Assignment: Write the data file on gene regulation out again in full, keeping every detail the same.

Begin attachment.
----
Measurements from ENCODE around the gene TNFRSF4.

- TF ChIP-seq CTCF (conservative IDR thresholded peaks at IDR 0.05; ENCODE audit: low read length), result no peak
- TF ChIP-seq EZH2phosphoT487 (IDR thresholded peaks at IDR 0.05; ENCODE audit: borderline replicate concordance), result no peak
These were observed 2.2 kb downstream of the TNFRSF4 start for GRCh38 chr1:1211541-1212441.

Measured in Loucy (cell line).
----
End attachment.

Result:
Measurements from ENCODE around the gene TNFRSF4.

- TF ChIP-seq CTCF (conservative IDR thresholded peaks at IDR 0.05; ENCODE audit: low read length), result no peak
- TF ChIP-seq EZH2phosphoT487 (IDR thresholded peaks at IDR 0.05; ENCODE audit: borderline replicate concordance), result no peak
These were observed 2.2 kb downstream of the TNFRSF4 start for GRCh38 chr1:1211541-1212441.

Measured in Loucy (cell line).